Last week I had the absolute privilege and honour to stay with my family of choice who live at a distance from me.  I only see them once a year, and I cherish every minute of our time together.  Even though parts of the week were a bit mad, it ended with the peace, fun, and love we’re used to feeling while we are together.

Through the entire trip, my mind stayed on my daughter.  That’s not something I was expecting.  I take a bus to my FOC’s house, which amounts to roughly a 20-26 hour ride.  About half-way through, a man sat next to me and told me my daughter wanted to say she loves me and is safe.  Everything inside me went cold.  I guess that should have made me feel better, but it does not.

If the man’s connection actually reached my daughter, that means she can see and hear me.  Does she miss me?  Does she feel grief?  That made me feel like a failed parent, which is not hard to do.  Throughout the week, I thought about how my daughter would have eventually made those trips to visit the FOC with me.  She would have fit in to the stride of things, as well.

As we went through the week, my daughter danced through my mind constantly.  The grief felt acute.  Something about being surrounded by the love and acceptance of my FOC brought light to the glaring hole in my life.  I ached for my daughter.  I imagined her laughter, her smile.

Unfortunately, my sister-of-choice became very ill and had to be hospitalised.  While my concern for her was very deep and I would have done anything at all to help, the hours we spent at the hospital reminded me of that night almost eight months ago when my baby died.  That memory played through my mind so strongly that it seemed to be happening in the present.  I couldn’t breathe.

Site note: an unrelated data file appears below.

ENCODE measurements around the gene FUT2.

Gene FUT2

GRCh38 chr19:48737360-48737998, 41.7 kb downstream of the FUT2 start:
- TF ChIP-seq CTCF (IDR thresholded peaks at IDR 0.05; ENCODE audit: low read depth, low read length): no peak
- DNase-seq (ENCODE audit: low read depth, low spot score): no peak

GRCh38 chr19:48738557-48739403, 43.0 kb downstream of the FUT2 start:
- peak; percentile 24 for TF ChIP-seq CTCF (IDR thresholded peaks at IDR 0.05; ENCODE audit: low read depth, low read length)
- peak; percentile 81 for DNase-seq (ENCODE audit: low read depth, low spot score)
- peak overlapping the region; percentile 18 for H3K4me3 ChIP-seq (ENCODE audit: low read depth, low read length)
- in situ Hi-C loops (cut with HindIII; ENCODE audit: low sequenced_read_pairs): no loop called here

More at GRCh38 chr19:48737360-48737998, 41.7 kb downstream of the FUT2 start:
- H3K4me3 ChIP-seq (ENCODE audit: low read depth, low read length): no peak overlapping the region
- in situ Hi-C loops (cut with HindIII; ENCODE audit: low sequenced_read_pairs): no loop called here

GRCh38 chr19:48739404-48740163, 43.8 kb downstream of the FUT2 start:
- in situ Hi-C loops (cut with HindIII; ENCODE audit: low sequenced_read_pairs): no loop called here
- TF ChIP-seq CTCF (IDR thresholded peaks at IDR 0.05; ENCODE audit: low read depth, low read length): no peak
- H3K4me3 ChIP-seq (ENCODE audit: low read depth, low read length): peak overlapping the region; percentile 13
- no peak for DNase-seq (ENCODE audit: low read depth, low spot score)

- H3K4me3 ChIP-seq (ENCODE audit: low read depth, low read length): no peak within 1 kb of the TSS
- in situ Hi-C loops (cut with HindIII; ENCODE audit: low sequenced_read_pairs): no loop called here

Surrounded by my FOC, though, I felt safe.  They had no idea my grief was acute at that point; they were struggling so much with simply getting through the issue they were facing.  Adding to their pain would have been the most selfish thing I could do.

I’m happy to report that my sister-of-choice is home from the hospital and seems to be doing very well.  I hope she stays strong and safe.  Hospitals are miserable places.  Even though people heal and are born in hospitals, those buildings are still so full of death and pain.  I wish my sister-of-choice all the best.  Please keep her and her family in your most positive thoughts.  I know they appreciate it.


2 thoughts on “Ghosts

  1. Hugs. It is going to take a long time, hon. You will never completely get over the loss of your daughter and there will always be things that will trigger your grief. It sounds like you were experiencing PTSD in the hospital.

    I am SO glad you could go spend time with your FOC. What an awesome gift that you have one. You are very blessed.

    I don’t know that your daughter can see you and hear you. It sounds like maybe the man might have been an angel in disguise who was trying to bring you comfort?

    • My FOC are absolutely a blessing. I can’t imagine my life without them! Hadn’t thought of PTSD symptoms, but you’re right. Thanks for that.

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